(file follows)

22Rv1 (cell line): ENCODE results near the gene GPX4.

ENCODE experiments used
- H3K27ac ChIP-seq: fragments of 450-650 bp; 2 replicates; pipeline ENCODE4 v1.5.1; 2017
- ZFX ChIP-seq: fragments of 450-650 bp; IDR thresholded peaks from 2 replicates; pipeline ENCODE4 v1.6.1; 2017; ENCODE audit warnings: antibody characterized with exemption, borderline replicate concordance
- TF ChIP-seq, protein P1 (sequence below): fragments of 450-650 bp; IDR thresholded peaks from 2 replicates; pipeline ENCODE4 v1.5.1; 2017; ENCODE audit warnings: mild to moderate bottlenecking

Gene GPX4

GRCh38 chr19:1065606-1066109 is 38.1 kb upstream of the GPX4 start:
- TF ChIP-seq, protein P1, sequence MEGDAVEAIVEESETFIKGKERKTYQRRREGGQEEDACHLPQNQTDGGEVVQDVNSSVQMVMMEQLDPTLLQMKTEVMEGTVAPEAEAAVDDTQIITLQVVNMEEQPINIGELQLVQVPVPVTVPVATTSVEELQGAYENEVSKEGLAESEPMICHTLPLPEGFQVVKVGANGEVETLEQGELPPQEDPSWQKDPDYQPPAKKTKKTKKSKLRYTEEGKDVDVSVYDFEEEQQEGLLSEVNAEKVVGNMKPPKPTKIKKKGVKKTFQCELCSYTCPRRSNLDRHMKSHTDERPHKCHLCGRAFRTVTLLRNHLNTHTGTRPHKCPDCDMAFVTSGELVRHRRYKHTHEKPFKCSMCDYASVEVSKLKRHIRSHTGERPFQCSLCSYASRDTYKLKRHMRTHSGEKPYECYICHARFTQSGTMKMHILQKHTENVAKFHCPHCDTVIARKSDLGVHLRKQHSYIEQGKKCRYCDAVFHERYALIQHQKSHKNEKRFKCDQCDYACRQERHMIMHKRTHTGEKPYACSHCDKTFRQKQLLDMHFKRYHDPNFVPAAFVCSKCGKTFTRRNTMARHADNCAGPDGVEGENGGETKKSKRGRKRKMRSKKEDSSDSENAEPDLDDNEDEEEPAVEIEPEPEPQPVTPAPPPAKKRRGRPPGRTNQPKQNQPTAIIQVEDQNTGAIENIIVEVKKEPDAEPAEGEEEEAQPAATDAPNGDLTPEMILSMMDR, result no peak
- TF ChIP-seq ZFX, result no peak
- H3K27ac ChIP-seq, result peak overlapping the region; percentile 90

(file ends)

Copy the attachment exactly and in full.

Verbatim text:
22Rv1 (cell line): ENCODE results near the gene GPX4.

ENCODE experiments used
- H3K27ac ChIP-seq: fragments of 450-650 bp; 2 replicates; pipeline ENCODE4 v1.5.1; 2017
- ZFX ChIP-seq: fragments of 450-650 bp; IDR thresholded peaks from 2 replicates; pipeline ENCODE4 v1.6.1; 2017; ENCODE audit warnings: antibody characterized with exemption, borderline replicate concordance
- TF ChIP-seq, protein P1 (sequence below): fragments of 450-650 bp; IDR thresholded peaks from 2 replicates; pipeline ENCODE4 v1.5.1; 2017; ENCODE audit warnings: mild to moderate bottlenecking

Gene GPX4

GRCh38 chr19:1065606-1066109 is 38.1 kb upstream of the GPX4 start:
- TF ChIP-seq, protein P1, sequence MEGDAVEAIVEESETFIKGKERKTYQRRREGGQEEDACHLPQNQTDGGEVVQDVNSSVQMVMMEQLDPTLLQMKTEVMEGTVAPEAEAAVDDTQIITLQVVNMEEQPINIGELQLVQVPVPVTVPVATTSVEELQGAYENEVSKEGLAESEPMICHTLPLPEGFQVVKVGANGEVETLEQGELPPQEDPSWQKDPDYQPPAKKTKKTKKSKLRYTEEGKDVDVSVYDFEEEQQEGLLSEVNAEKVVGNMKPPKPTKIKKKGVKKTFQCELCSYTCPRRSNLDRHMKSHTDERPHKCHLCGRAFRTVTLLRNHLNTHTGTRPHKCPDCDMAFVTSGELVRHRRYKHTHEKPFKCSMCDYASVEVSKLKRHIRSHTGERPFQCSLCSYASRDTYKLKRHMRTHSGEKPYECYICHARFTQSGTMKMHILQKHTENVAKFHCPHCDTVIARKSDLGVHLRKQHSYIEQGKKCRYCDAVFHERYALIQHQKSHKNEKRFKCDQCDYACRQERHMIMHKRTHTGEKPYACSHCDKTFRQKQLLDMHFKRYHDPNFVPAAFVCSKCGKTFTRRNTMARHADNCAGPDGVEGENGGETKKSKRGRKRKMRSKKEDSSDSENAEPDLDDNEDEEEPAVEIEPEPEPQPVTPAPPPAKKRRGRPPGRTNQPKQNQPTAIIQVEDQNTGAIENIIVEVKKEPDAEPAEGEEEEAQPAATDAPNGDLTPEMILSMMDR, result no peak
- TF ChIP-seq ZFX, result no peak
- H3K27ac ChIP-seq, result peak overlapping the region; percentile 90